Man claims partner unfairly terminated ownership in convenience store

By Kelly Holleran | Aug 13, 2009

A man who says he owned a 50 percent stake in a successful convenience store has filed suit against the store's co-owner and the company he helped create after he says he was terminated from owning a portion of the company without reason.

Nasrullah Hussain claims defendant Inayat J. Khoja approached him during the fourth quarter of 2008 about the possibility of acquiring a convenience store in Baton Rouge.

According to the complaint filed Aug. 10 in Jefferson County District Court, the men decided to start a new company, formed under Louisiana law, known as Anna Enterprises. That company would purchase the convenience store, they agreed.

"The Corporation was formed on or about Nov. 11, 2008, with the Corporation being owned 50 percent by Plaintiff and 50 percent by Defendant Khoja," the suit states. "Defendant Khoja and Plaintiff were not only the sole shareholders of the Corporation, but were also the sole directors and officers of said entity."

After the company's formation, Hussain and Khoja entered into a land lease agreement at 1253 Florida St. in Baton Rouge where they were to build their convenience store, the complaint says. The lease agreement was in the company's name, Hussain says.

According to the complaint, Hussain played a huge role in helping to set up the store for its opening day � he hired and trained workers, among other things.

"More particularly, not only did Plaintiff invest certain cash assets and equipment in the Corporation, Plaintiff also agreed to, at least temporarily, relocate his domicile from Jefferson County, Texas, to Baton Rouge, La., so that Plaintiff could remain on site to assist in startup operations of the convenience store facility," the suit states.

Almost immediately, the store was deemed a successful operation as it began making profits the first day it opened, the complaint says.

"This profit was enhanced due to the fact that the convenience store facility was a regular stopping point for certain commercial bus line facilities, including bus lines operated by Greyhound Transportation Co.," Hussain wrote in his complaint.

Despite the store's profits, Hussain claims he was only paid a reduced rate hourly salary and received no profit distributions from the company.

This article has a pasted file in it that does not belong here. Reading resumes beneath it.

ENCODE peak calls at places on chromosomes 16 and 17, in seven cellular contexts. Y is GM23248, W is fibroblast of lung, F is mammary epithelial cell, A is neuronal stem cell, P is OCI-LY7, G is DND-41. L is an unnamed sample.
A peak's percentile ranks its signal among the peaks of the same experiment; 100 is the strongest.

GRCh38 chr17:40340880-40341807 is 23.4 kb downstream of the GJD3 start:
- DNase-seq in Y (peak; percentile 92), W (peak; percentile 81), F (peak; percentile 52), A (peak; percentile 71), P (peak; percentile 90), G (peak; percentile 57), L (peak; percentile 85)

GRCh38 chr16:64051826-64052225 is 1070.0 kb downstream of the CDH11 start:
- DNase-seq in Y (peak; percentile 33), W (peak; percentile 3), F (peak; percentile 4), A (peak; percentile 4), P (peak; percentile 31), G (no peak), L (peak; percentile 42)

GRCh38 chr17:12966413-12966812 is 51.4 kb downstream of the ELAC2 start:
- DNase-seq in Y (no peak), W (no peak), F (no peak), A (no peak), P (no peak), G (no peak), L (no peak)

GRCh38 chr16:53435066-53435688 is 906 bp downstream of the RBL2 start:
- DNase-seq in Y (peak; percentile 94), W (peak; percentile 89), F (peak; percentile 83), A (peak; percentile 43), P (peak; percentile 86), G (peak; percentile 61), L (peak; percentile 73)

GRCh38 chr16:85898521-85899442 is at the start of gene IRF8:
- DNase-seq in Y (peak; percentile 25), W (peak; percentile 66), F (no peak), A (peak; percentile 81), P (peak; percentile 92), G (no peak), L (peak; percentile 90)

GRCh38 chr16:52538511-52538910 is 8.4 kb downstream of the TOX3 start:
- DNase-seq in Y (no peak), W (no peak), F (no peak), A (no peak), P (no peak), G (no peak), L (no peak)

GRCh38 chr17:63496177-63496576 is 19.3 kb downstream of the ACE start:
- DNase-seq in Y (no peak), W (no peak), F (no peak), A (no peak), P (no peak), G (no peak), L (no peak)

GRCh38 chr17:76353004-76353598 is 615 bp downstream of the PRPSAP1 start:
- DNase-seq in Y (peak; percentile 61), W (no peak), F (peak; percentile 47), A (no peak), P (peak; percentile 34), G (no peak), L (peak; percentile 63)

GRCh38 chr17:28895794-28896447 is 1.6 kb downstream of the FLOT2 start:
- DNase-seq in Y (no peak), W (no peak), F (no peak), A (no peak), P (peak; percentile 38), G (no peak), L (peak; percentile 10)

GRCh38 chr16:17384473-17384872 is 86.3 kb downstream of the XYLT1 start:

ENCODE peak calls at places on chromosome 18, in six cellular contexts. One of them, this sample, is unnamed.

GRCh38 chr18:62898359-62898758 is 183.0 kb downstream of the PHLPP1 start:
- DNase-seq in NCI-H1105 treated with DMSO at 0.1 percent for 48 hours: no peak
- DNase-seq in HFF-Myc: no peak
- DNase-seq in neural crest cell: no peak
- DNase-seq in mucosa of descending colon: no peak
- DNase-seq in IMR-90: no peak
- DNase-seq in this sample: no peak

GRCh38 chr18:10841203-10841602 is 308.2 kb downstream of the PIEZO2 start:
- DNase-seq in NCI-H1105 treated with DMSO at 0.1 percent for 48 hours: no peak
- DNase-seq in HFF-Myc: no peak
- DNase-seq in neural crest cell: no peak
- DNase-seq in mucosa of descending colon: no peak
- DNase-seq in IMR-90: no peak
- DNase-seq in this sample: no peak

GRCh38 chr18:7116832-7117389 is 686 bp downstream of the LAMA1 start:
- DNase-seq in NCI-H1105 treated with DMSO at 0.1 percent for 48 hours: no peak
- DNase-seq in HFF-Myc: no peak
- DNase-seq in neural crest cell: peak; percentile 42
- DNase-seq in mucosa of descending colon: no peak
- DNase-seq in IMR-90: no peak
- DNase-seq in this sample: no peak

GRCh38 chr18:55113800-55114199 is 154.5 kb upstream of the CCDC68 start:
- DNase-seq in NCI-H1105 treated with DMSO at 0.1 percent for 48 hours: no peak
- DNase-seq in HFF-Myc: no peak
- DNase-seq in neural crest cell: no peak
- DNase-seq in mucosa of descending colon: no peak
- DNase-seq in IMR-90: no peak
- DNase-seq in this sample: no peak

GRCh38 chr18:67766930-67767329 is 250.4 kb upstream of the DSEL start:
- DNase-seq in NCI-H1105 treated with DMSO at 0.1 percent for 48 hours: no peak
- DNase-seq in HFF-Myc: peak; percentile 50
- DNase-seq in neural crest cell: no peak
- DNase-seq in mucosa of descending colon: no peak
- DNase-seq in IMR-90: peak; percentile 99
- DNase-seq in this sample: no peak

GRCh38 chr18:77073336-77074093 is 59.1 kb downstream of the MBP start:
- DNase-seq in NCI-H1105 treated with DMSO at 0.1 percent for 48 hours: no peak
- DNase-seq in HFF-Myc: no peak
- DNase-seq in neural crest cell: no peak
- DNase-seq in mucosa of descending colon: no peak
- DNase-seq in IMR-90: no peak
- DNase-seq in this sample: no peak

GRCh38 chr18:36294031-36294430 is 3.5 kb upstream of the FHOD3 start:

On April 3, Khoja appeared at the convenience store Hussain was managing and told Hussain his employment with Anna Enterprises had been terminated, according to the complaint.

In addition, his ownership interest and position as officer and director had also been terminated, the suit states.

"Upon contesting these events, Plaintiff was simply advised by Defendant Khoja that the 'deal was done' and that Defendant Khoja might consider reimbursing Plaintiff's investment in the Corporation, however, that would take place at a later date, if in fact it ever occurred," the complaint says.

However, Hussain claims he still has not received his investment in the corporation, the value of his ownership in the corporation or his pro-rata share of net income generated through the corporation's operation.

Claims in Hussain's complaint include breach of contract, breach of fiduciary duty and fraud. He also says Khoja and Anna Enterprises violated Louisiana revised statutes.

Hussain is seeking actual, punitive and exemplary damages, plus attorney's fees, costs and other relief to which he may be entitled.

James E. Wimberley of McPherson, Hughes, Bradley, Wimberley, Steele and Chatelain in Port Arthur will be representing him.

The case has been assigned to Judge Milton Shuffield, 136th District Court.

Jefferson County District Court case number: D184-638.

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